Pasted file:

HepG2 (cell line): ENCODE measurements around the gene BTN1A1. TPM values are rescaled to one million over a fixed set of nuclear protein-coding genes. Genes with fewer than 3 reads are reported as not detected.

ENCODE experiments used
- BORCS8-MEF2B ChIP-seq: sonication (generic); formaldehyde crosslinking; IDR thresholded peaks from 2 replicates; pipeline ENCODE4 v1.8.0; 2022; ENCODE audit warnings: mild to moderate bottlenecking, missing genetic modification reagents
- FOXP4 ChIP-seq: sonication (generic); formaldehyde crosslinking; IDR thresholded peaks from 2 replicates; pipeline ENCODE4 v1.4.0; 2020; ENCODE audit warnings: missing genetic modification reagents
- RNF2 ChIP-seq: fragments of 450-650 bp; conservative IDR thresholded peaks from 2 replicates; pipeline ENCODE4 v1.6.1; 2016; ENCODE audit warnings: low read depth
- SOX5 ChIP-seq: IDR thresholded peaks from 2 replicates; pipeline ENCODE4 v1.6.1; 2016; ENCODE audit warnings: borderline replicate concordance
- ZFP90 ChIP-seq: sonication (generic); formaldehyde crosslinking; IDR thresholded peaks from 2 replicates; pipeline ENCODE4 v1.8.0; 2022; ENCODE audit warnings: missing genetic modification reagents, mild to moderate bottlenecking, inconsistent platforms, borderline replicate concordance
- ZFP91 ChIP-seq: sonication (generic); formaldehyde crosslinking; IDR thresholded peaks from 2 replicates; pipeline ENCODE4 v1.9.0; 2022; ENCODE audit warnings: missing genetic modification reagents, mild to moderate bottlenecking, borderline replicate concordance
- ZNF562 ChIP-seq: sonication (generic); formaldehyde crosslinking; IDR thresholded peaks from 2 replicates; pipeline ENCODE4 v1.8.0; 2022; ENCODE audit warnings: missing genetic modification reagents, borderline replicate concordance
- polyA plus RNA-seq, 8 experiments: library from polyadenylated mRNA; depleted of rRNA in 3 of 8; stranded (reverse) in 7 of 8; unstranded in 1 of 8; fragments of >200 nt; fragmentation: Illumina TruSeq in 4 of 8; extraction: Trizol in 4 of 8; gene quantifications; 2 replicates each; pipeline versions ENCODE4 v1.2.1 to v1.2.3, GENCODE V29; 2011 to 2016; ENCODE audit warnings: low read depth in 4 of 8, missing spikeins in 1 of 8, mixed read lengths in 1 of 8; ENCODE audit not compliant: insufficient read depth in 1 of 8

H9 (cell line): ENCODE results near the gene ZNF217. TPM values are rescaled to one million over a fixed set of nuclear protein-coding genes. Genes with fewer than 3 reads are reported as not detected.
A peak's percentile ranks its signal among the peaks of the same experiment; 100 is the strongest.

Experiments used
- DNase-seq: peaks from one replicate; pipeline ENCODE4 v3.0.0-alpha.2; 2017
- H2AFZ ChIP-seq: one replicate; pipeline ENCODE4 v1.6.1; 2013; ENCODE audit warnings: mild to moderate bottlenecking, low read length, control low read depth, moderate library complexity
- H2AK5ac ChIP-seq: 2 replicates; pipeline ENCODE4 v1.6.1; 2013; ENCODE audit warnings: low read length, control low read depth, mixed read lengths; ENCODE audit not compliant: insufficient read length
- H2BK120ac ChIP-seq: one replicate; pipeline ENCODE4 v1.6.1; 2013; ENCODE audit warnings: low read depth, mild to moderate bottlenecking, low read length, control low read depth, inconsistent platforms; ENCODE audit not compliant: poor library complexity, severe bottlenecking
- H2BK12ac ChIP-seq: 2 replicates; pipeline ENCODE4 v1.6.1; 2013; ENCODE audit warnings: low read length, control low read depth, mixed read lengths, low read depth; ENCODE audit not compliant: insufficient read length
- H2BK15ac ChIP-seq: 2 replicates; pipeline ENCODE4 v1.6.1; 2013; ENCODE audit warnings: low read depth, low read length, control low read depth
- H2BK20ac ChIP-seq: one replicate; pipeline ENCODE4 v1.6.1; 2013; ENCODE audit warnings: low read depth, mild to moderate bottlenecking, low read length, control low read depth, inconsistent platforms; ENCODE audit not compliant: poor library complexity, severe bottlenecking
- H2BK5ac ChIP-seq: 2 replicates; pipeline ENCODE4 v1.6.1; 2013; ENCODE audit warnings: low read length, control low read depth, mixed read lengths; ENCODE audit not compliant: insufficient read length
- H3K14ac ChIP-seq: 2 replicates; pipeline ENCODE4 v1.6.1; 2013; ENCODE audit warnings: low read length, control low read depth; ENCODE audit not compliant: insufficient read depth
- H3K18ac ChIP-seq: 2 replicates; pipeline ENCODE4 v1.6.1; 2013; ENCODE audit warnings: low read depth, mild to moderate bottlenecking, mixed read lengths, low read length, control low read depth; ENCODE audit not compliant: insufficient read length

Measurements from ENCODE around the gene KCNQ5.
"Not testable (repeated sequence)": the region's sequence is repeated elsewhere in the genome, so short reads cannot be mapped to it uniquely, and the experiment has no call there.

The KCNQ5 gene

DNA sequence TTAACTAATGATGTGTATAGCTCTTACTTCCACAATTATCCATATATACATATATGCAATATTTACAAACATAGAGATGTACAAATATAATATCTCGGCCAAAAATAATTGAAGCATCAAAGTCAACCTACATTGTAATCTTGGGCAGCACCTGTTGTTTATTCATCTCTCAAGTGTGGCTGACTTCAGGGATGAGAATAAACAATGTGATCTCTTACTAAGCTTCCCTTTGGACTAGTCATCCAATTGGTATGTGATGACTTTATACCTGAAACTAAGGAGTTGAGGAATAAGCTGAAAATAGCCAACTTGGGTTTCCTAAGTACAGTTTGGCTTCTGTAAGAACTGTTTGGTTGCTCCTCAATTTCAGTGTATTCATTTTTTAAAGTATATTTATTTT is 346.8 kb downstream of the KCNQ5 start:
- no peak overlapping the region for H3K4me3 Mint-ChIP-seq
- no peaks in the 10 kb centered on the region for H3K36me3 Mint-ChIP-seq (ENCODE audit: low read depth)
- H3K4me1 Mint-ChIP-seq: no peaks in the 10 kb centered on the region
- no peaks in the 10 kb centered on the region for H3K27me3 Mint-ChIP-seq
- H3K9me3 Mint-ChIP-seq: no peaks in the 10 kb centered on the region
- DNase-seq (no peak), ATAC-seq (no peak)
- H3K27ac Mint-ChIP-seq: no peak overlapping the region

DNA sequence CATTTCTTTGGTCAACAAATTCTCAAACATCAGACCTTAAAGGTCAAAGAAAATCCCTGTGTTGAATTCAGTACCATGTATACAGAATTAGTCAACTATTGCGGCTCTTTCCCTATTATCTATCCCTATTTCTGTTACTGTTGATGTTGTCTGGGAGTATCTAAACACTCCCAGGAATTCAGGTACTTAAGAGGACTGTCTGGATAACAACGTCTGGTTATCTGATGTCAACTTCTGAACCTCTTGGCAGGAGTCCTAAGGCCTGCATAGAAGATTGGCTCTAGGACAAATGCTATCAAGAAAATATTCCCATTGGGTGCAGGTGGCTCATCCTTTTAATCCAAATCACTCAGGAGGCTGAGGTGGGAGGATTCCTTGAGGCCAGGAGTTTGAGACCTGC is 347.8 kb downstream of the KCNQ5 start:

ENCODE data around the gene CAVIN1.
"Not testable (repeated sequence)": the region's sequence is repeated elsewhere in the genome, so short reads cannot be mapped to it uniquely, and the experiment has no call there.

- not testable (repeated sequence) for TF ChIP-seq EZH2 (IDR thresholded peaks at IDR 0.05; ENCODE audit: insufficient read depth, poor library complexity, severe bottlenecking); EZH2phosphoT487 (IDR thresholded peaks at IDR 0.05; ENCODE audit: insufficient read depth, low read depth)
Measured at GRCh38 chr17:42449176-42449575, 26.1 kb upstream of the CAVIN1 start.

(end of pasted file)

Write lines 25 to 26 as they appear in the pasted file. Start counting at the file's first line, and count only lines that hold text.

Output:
"Not testable (repeated sequence)": the region's sequence is repeated elsewhere in the genome, so short reads cannot be mapped to it uniquely, and the experiment has no call there.

The KCNQ5 gene